Film producer and director Reginald Hudlin became the sixth recipient of Miami University’s Freedom Summer of ’64 Award during a presentation in Hall Auditorium on Nov. 7.
Each year, Miami presents the award to a leader in civil rights and social justice. The name references the Mississippi Summer Project of 1964, when the Western College for Women, now a part of Miami, trained 800 college students to register Black voters in the South.
Hudlin’s career in film began in 1990 with “House Party,” a film he wrote and directed about Black teens throwing a party.
Since then, he has worked as a producer on Quentin Tarantino’s 2012 movie “Django Unchained” and directed and produced “Marshall,” a 2017 film featuring Chadwick Boseman as Thurgood Marshall, the first Black Supreme Court Justice.
President Greg Crawford presented the award to Hudlin alongside Vice President for Institutional Diversity and Inclusion Cristina Alcalde.
“This is only the sixth time that Miami has had the honor of presenting this award to an extraordinary individual who has dedicated their life to advance diversity and inclusion, changing the fabric of our society,” Crawford said. “Each time I’ve presented this award, I have been humbled by the courage, the innovation and tenacity of the recipient.”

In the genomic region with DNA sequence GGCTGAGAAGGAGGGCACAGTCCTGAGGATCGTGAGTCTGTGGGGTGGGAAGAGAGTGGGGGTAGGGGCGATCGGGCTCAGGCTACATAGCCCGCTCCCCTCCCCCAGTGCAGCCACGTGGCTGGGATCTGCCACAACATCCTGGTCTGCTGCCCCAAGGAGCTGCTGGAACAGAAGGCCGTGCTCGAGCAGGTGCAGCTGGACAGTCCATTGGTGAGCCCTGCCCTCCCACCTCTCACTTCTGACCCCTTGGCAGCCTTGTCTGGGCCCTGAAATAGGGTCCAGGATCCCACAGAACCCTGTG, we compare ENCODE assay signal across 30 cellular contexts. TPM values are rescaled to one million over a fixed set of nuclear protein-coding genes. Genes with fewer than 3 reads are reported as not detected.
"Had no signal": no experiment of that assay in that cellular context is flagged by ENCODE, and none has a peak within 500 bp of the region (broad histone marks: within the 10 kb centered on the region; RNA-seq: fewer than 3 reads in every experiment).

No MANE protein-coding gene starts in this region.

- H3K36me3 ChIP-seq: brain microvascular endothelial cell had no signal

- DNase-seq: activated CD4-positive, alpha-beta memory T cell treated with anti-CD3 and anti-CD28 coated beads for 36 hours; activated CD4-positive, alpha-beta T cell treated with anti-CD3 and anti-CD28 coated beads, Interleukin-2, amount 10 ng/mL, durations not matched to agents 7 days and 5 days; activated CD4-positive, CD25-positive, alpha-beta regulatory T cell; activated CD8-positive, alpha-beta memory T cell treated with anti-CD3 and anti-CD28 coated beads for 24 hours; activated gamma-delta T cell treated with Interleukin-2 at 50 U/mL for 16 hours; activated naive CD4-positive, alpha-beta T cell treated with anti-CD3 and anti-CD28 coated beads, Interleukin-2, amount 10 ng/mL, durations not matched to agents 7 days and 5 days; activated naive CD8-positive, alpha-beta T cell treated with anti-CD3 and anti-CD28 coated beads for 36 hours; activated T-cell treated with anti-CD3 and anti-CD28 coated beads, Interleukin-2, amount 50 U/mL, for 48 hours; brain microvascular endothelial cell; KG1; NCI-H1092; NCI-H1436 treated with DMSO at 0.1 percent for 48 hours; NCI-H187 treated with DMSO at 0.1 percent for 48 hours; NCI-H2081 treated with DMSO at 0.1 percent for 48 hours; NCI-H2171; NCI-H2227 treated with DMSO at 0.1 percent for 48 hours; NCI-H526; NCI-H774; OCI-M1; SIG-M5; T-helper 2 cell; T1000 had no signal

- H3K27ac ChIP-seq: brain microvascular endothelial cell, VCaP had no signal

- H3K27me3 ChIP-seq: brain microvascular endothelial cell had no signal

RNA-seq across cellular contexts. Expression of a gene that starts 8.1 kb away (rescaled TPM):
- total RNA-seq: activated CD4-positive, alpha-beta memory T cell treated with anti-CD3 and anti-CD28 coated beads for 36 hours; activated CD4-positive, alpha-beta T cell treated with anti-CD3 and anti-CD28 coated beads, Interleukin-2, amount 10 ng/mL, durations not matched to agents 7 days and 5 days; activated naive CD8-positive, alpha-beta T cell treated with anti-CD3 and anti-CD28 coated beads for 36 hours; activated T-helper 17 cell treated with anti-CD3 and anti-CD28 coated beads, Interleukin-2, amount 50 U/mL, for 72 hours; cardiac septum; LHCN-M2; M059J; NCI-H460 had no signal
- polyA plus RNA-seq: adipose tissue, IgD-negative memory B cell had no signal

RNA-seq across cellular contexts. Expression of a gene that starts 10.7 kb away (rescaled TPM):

Hudlin thanked the university for the award and spoke about the history of Freedom Summer.
“That Freedom Summer is an incredible legacy … and I am humbled to be given this award,” Hudlin said. “The work I do is my lifetime’s commitment. It’s a joy to do every day, and it’s great to be acknowledged for doing that work.”
Author and Miami alumnus Wil Haygood led a discussion with Hudlin after he was presented with the award. Attendees also received copies of Haygood’s newest book, “Colorization: One Hundred Years of Black Films in a White World.”
“The man who I am about to share the stage with this evening has been a profound influence on changing how we view cinema in this nation,” Haygood said. “Reginald Hudlin’s entire career has been about correcting what was done 100 years ago.”
Hudlin and Haygood discussed a range of topics from Hudlin’s specific projects to the state of Black cinema and education today.
“We’re currently in an incredible upswing where there are more Black movies being made with bigger budgets, wider distribution, bigger audiences,” Hudlin said. “But it takes 20 year cycles. Things get better over time.”
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This year, the Freedom Summer award kicks off Miami’s inaugural Freedom Film Festival, a weeklong event screening a different movie in Black film history each night in Leonard Theatre, Peabody Hall.